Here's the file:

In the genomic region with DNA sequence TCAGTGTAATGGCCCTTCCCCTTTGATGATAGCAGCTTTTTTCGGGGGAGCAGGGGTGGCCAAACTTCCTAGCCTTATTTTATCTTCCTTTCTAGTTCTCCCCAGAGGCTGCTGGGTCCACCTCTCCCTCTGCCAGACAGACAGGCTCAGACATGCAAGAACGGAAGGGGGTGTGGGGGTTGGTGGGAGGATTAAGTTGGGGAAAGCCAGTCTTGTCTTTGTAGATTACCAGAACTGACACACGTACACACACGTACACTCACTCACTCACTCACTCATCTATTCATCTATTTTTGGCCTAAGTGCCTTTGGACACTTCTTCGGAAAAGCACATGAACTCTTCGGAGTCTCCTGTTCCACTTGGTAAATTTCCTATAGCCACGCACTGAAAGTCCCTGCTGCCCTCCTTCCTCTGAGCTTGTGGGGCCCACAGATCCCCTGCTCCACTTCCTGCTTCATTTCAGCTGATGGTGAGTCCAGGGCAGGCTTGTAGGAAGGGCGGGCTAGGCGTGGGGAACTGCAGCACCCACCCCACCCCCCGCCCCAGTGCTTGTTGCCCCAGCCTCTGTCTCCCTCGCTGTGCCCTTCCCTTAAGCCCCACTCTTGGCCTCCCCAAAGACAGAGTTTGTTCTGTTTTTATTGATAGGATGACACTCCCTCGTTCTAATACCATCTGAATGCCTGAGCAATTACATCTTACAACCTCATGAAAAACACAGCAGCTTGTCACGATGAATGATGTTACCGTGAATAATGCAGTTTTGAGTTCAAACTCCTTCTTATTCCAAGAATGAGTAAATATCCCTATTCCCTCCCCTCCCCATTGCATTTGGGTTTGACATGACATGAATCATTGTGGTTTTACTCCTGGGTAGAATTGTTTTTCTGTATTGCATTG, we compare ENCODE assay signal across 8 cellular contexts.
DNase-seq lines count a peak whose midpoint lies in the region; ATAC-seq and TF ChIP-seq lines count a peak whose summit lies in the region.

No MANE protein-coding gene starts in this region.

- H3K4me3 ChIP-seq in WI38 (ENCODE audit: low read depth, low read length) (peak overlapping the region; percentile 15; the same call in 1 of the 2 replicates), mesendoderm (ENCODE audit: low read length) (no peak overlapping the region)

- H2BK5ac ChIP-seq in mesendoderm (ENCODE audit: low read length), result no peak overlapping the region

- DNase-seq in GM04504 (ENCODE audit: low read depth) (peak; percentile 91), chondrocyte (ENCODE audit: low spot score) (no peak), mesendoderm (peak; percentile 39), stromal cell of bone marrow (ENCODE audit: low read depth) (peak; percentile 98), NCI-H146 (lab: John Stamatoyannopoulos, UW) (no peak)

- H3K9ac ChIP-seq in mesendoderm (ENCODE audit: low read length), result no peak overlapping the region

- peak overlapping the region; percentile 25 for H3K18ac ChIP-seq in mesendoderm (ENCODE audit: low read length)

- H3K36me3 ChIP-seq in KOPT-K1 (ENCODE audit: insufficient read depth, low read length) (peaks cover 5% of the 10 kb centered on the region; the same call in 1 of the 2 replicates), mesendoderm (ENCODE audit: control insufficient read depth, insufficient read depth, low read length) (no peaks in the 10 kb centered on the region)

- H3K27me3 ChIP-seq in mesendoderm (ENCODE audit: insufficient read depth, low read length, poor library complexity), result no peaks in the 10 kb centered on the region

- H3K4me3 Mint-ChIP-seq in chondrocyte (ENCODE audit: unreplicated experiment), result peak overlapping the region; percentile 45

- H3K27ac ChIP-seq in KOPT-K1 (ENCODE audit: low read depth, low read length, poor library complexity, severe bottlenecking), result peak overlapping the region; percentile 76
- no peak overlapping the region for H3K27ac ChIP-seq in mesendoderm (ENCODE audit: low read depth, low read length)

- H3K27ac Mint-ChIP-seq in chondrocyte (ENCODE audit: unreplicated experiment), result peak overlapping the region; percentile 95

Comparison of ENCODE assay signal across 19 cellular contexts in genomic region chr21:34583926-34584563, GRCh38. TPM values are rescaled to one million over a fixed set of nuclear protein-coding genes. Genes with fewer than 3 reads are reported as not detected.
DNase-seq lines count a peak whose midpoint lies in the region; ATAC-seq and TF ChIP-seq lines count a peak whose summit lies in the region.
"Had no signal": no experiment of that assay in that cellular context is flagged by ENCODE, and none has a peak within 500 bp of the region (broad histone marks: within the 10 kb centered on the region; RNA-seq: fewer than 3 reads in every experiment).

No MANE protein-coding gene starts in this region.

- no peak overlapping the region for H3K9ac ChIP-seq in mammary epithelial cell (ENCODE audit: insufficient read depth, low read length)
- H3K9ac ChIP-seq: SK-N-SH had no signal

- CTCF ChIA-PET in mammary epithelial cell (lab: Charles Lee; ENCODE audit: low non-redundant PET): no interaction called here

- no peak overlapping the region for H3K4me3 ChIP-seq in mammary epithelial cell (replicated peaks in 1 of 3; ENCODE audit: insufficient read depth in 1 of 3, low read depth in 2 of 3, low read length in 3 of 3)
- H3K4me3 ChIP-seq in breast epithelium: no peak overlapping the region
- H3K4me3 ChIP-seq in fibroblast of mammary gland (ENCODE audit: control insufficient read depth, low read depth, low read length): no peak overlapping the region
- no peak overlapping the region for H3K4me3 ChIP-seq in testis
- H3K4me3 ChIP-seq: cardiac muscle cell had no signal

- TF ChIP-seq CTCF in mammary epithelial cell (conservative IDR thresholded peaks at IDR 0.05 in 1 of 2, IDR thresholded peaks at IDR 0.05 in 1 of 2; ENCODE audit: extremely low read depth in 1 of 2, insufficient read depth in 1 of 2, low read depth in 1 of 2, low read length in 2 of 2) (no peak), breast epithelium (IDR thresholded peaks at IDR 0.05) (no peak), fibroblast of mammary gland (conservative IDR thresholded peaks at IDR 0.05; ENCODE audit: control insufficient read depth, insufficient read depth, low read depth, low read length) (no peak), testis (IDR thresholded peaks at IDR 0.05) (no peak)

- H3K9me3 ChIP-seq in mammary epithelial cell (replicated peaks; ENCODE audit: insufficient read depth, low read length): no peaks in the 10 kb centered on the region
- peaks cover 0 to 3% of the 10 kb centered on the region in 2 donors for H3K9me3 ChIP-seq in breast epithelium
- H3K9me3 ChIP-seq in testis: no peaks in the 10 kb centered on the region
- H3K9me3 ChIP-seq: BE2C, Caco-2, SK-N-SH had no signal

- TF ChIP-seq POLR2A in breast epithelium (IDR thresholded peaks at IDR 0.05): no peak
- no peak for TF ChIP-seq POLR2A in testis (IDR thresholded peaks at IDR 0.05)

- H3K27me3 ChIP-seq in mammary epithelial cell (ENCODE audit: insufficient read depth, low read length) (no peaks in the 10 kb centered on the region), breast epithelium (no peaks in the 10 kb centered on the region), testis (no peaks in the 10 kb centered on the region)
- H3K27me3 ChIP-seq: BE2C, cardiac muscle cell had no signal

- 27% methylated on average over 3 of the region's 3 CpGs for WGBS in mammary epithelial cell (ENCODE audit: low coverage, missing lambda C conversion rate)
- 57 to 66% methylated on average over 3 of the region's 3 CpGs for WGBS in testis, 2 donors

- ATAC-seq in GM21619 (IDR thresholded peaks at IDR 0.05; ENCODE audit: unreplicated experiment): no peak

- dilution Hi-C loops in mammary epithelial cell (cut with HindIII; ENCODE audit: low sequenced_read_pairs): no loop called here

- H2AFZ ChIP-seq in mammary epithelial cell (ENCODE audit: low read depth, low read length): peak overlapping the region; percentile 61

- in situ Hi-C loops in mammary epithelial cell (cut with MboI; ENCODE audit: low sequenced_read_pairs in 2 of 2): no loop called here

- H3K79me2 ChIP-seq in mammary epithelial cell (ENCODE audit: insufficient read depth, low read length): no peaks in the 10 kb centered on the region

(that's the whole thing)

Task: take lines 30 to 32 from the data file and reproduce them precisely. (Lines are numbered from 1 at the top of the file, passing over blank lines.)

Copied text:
- H3K9me3 ChIP-seq in testis: no peaks in the 10 kb centered on the region
- H3K9me3 ChIP-seq: BE2C, Caco-2, SK-N-SH had no signal

- TF ChIP-seq POLR2A in breast epithelium (IDR thresholded peaks at IDR 0.05): no peak